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Helping hand for forgotten horse

MIAMI — When rescuers found the horse, he was tied to a palm tree on a Northwest Miami-Dade farm where animals die for meat: a skinny, diseased wreck with rotting hooves and hide.

Only the tattoo inside his upper lip hinted at his regal bloodline: Freedom's Flight, descendant of Triple Crown winners Seattle Slew and Secretariat.

"Anything that could be wrong with a horse was wrong with him," said Richard Couto, now Freedom's Flight's owner. "He's a fighter, but he had his head down, like, 'Just shoot me.'"

Freedom's Flight's descent from the Thoroughbred circuit's pampered paddocks into equine hell took just three months after a mishap at Gulfstream Park. It's not possible to document each step of his sad journey, but Couto, a board member of the South Florida Society for the Prevention of Cruelty to Animals, thinks he was destined for the underground horse meat market.

"He was thrown away three, four times," said Couto, 38.

Freedom's Flight was born Feb. 16, 2005, at Claiborne Farm in Paris, Ky., linked to greatness by sire and dam.

His father, Pulpit, is the grandson of Seattle Slew, who won the Triple Crown in 1977. Freedom Flight's great-great grandfather, the legendary Secretariat, won it in 1973.

His mother is Heather's Flight, granddaughter of Nijinsky, great-granddaughter of 1964 Derby winner Northern Dancer.

Herman Heinlein of Plantation, Fla., a retired New York landscape contractor, owns Heather's Flight and expected great things from her foal.

"We had high hopes," said Heinlein, 76, "but these things happen."

After the horse failed to draw a six-figure bid at the prestigious Keeneland Yearling Sale, Heinlein sent him to Florida, where he raced for the first time Dec. 22, 2007, at Calder.

On April 4, 2008, after two more races, Freedom's Flight made his only run as a 3-year-old, at Gulfstream. Seconds after clearing the gate, his front leg snapped but didn't pierce the skin. He came from the back of the pack to finish third anyway.

Trainer José Pinchin called Heinlein to report the injury.

"They told me his racing career was over," said Heinlein, who owns 100 horses. He faced a choice: pay to euthanize Freedom's Flight or, as Pinchin suggested, give him to Marian Brill, a 44-year veteran of Florida racing and a horse rescuer.

Heinlein said he kept title to the horse "because I didn't want somebody to get him back to racing."

Still a stallion, Freedom's Flight could have undergone expensive treatment for his leg and then become a breeder, but "he never proved himself as a racehorse," said Brill, and since his famous ancestors begat hundreds of offspring, "Why breed the one that's farther down the line?"

Brill, 58, said she "started rehabbing him," but his injuries were too daunting. Then, she said, a man whose name she didn't know bought him for $500.

"They loaded him on a trailer and left," she said.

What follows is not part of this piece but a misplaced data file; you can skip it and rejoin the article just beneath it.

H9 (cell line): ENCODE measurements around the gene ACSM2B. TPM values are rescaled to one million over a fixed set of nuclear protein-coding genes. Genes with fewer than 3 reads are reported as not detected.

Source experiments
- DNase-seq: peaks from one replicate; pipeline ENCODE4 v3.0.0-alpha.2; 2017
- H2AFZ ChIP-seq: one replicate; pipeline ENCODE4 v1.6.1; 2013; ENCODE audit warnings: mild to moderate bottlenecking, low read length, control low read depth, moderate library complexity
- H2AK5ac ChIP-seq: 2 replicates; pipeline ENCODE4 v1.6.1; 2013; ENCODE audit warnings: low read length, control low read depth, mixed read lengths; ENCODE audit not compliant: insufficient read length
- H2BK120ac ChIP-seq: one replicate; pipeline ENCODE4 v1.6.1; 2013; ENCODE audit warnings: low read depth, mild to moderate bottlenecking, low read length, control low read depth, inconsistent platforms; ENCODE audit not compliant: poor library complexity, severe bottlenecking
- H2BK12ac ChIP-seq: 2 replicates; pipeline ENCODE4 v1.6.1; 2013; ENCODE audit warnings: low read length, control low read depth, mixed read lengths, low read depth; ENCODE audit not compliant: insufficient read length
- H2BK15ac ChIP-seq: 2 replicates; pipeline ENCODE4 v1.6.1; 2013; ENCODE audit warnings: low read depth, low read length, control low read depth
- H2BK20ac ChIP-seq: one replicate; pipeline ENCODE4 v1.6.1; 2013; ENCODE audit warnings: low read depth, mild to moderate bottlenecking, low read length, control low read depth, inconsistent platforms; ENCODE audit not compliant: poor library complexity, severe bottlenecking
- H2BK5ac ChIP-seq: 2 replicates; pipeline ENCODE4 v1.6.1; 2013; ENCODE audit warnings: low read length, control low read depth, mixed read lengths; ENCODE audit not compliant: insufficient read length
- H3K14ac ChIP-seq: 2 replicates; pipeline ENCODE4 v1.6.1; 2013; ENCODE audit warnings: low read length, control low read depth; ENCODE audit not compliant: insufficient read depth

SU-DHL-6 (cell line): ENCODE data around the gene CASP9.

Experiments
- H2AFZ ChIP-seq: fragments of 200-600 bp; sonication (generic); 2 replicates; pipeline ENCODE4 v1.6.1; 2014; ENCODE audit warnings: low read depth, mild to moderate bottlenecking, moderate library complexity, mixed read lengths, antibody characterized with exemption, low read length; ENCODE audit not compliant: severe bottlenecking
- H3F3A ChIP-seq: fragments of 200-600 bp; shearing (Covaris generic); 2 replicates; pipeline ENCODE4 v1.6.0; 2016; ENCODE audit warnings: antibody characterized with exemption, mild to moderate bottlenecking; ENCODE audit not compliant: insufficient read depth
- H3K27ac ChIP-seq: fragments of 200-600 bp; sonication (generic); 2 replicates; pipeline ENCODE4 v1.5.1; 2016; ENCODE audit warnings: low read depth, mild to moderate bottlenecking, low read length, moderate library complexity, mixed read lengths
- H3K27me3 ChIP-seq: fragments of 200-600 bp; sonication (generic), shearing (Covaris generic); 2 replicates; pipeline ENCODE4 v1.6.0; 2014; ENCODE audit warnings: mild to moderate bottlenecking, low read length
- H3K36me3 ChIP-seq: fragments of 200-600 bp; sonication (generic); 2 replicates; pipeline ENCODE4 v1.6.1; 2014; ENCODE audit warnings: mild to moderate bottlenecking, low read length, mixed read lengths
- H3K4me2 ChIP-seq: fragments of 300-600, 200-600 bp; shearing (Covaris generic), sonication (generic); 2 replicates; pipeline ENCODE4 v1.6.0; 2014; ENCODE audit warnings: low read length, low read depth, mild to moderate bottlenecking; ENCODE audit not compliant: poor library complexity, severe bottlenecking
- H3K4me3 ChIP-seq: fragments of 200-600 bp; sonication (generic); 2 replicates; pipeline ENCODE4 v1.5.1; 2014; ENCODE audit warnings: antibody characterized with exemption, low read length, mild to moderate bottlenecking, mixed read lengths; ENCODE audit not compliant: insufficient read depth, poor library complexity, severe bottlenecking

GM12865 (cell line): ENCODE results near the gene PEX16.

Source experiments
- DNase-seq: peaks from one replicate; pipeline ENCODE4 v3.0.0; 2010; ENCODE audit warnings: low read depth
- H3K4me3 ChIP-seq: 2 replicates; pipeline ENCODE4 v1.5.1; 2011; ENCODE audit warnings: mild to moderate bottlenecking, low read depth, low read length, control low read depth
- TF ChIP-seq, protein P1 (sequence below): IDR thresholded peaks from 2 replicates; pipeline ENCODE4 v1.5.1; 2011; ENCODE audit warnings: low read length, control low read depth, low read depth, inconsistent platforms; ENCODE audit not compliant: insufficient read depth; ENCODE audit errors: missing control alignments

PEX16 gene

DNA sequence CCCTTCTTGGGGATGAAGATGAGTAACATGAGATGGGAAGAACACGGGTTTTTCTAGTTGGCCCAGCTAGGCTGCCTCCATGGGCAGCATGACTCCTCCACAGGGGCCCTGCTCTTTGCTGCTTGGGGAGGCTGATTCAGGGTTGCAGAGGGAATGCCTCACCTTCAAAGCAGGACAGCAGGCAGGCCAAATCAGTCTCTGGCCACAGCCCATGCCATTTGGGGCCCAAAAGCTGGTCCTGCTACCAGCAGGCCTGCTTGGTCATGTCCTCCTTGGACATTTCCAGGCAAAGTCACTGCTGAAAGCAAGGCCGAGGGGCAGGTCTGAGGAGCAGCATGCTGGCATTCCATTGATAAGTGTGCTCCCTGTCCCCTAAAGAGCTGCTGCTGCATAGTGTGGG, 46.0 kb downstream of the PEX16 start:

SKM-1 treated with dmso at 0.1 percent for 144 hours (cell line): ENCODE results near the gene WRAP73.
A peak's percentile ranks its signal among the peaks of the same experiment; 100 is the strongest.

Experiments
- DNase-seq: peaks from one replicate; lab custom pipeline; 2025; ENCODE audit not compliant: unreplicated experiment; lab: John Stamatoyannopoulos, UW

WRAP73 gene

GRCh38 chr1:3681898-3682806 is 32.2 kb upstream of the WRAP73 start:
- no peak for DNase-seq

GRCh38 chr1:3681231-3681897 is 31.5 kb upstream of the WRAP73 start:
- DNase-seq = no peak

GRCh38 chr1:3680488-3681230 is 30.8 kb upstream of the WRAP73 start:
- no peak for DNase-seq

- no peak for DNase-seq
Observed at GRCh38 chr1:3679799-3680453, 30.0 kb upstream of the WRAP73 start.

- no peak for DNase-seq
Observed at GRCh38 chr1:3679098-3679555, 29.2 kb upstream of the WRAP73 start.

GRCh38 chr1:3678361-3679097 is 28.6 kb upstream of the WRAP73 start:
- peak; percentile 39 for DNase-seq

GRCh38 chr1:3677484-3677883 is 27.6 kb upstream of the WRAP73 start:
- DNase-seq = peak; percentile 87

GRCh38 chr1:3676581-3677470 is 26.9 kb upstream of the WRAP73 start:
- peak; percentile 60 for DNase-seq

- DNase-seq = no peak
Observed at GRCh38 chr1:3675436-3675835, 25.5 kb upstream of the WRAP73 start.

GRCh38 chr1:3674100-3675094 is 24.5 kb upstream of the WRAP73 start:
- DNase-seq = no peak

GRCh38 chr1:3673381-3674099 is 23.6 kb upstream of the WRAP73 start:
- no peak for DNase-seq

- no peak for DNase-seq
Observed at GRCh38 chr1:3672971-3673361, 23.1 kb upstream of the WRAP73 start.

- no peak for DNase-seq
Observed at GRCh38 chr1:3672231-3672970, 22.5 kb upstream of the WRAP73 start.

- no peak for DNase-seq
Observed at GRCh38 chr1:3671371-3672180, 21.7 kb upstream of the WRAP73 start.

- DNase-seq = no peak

For the next two months, Freedom's Flight endured both insult and injury. Based on conversations with state parimutuel investigators, Couto thinks that for part of that time, he hobbled along on his broken leg as a riding pony for kids.

And someone gelded him, ruling out any future career as a stud.

He was among several distressed horses that Officer Debbie Puentes of the Miami-Dade Police Department's Agricultural Patrol Unit spotted on July 7, 2008, on Manuel Coto's property, which the Florida Department of Agriculture oversees as a "garbage-feeder farm," authorized to feed cooked garbage to swine.

"The guy buys and sells a lot of animals," said SPCA cruelty investigator Laurie Waggoner, who has responded to other calls at Coto's place. "I know they slaughter pigs and goats" without the proper permits.

Waggoner, 44, doesn't know whether Coto butchers horses, and he adamantly denies it.

"Anybody asks me to do that, I'd send them to hell," he said. "I can kill a cow, but what are you gonna kill a horse for? I think that's bad."

An SPCA vet diagnosed Freedom's Flight with severe "rain rot," which made him lose most of his hair, as well as bites; wounds; severe rashes; abscesses under his hooves; detoxing from steroids; a broken right cannon bone; and strangles, a potentially deadly, highly contagious bacterial infection.

Yet sick as he was, "there was something about him," Waggoner said. "I didn't want to leave that horse there. He was still so trusting of people."

She offered Coto $200. He declined the money but let her isolate the horse on his land until she could make other arrangements. Freedom's Flight spent the next five weeks in quarantine, getting treatment for strangles and, finally, his broken leg.

About a week into the horse's recuperation, Couto, the SPCA board member, checked the underside of his upper lip and saw the tattoo: I35289. The Jockey Club Thoroughbred registry in Kentucky matched the number to Freedom's Flight.

"I adopted him two weeks after we seized him," Couto said. "By that time, I'd really bonded with him."

He says he has spent about $30,000 on vet care.

Today, Freedom's Flight cavorts in a lush pasture, his coat an iridescent copper — 1,300 pounds of rippling muscle and coltish curiosity.

Freedom's Flight's story has gotten global attention. Now the SPCA hopes he'll become a star. It has entered him in a contest to play his famous ancestor, Secretariat, in a Disney movie.

He's the same color, has the same white "socks" and the same mannerisms, Couto said.

Only the white blaze on his face doesn't match, "but they can fix that with makeup."

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